Quest for learning: A study of teachers' perceptions of the Satellite Education and Environmental Research Program
Kathryn A. Ahern, The University of Nebraska - Lincoln, United States
The University of Nebraska - Lincoln . Awarded
The purpose of this study was to examine the perceptions of teachers who participated in the Satellite Education and Environmental Research (SEER) Program Water Project, a curriculum design course developed at the University of Nebraska-Lincoln. The distance education course was a complex intervention which used the Nebraska Mathematics and Science Initiative's Model Program criteria for inquiry-based curriculum. Teachers formed communities of inquiry, experienced scientific inquiry processes, integrated different disciplines to create new thematic science curricula, and were encouraged to employ innovative pedagogical practices. National Science Education Standards and Nebraska Mathematics and Science Frameworks were consulted to develop important science process skills and concepts. Multicultural science education was addressed through investigation of local water issues. Teachers were encouraged to form community partnerships, supported with testing materials for conducting scientific research, and expected to use computer technology.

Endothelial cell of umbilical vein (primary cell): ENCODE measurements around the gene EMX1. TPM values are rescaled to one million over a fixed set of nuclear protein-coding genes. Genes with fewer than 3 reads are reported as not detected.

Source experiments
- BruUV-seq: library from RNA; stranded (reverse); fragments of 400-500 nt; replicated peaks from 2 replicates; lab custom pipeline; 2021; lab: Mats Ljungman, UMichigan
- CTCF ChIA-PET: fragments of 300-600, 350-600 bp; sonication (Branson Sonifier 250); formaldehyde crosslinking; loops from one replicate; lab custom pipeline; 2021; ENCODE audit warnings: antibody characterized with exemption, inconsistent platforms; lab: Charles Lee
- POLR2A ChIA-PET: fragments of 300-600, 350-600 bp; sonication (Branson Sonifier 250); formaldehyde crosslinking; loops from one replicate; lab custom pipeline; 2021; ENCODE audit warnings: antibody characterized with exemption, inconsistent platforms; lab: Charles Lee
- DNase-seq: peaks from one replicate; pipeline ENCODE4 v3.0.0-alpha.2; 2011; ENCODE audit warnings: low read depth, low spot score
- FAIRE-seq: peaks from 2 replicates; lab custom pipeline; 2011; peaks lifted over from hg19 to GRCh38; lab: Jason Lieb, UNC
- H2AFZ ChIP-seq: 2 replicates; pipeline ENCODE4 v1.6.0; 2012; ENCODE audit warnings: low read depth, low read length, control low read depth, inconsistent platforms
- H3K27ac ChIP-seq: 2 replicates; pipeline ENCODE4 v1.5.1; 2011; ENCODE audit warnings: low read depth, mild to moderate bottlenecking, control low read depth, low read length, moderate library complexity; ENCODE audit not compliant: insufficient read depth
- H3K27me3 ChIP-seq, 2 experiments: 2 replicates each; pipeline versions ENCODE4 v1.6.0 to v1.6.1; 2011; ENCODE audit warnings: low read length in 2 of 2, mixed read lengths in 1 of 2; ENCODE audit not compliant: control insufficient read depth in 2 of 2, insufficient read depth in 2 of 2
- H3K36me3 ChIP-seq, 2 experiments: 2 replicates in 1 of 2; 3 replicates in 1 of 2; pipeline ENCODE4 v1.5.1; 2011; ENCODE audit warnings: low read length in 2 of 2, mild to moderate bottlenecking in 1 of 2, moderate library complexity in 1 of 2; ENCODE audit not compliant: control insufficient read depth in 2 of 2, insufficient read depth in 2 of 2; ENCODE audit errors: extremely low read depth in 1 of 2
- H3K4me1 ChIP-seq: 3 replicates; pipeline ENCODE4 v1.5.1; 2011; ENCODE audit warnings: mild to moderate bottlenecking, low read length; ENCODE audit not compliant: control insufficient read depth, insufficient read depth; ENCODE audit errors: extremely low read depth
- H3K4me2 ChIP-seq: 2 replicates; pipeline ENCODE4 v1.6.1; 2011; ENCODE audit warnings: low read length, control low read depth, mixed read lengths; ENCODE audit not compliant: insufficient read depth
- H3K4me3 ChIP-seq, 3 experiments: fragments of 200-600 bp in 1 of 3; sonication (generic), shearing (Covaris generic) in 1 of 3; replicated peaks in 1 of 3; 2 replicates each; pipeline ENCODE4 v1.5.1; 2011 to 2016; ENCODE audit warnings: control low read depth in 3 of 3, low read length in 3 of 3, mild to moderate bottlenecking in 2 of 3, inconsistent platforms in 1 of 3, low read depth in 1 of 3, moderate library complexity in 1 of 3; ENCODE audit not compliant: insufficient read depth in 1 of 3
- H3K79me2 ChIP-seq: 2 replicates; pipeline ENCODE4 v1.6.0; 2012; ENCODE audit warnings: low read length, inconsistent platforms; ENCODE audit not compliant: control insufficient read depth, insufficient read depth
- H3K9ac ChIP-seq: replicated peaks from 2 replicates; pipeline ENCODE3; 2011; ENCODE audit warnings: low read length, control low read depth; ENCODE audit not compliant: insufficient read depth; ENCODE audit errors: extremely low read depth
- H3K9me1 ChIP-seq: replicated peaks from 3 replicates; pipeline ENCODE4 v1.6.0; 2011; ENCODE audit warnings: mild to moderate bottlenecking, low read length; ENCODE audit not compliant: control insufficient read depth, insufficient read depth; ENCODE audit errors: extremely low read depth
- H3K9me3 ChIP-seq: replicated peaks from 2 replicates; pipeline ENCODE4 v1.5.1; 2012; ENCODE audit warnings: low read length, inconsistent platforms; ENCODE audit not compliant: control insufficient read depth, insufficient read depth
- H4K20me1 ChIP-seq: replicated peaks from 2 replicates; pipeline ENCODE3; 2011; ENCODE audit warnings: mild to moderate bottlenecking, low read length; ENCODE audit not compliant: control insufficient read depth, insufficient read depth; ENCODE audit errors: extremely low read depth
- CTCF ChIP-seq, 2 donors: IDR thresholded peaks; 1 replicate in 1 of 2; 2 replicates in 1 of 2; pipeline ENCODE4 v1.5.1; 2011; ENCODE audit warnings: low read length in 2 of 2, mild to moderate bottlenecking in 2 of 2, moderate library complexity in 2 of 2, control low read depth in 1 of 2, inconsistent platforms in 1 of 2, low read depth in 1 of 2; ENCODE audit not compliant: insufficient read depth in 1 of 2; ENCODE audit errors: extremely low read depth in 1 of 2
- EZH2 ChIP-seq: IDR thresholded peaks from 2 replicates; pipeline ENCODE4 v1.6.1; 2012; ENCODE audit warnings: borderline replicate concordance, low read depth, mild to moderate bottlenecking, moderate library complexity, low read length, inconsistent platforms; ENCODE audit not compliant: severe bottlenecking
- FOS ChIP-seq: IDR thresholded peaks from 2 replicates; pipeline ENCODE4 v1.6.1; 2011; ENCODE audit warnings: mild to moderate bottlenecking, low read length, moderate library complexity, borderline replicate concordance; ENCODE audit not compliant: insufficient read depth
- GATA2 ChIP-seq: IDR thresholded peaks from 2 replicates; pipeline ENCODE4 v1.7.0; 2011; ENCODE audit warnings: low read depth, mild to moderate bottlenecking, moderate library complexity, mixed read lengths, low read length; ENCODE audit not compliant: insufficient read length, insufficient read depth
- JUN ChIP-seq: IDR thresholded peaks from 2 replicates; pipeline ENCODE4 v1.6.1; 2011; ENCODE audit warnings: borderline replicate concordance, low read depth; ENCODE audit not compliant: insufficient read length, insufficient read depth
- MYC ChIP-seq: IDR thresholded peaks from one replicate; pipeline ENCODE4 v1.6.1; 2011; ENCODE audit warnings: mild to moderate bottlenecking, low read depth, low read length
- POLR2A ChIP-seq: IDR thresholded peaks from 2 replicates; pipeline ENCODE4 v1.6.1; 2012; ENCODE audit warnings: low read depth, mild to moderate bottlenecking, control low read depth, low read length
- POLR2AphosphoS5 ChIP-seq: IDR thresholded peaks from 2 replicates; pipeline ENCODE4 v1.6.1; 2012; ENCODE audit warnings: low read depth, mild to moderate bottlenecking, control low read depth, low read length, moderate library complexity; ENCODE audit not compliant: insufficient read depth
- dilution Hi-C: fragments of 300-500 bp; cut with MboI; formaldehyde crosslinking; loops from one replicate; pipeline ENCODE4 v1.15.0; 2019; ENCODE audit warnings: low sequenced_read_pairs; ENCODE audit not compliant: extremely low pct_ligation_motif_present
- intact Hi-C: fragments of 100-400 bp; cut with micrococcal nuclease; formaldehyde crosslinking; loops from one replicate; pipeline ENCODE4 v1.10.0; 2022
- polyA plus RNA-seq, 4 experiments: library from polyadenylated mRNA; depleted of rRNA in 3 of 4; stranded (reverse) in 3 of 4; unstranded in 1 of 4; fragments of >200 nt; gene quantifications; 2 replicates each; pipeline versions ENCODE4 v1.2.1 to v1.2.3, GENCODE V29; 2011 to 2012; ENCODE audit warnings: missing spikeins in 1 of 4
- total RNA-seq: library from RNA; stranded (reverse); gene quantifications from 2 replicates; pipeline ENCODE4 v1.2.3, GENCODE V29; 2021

Grounded theory was used to examine interviews of 26 participants for their perceptions of the effects of the intervention on their teaching strategies. The self-reports were triangulated through the external evaluation report, classroom artifacts, and a limited number of observations of classroom and field activities. Open coding was used to categorize the interview responses and to propose relationships among them. The central phenomenon that emerged from the axial and select coding was the changed focus: teaching science more thematically. Three theoretical propositions were posed to guide further inquiry: (1) teachers need opportunities and resources to experience science as an authentic, tenable, and realistic process if they are to develop curriculum and focus classroom activities on scientific inquiry; (2) autonomous learning communities must be fostered at downlink sites if distance learning experiences are to affect teachers' practices; (3) teachers from homogeneous white communities are more willing to alter their practices if multicultural science education experiences with processes (learning to teach in a more functionally multicultural style) precede multicultural content (learning about contributions and perspectives various individuals and ethnic groups may have on science issues).
Ahern, K.A. Quest for learning: A study of teachers' perceptions of the Satellite Education and Environmental Research Program. Ph.D. thesis, The University of Nebraska - Lincoln.
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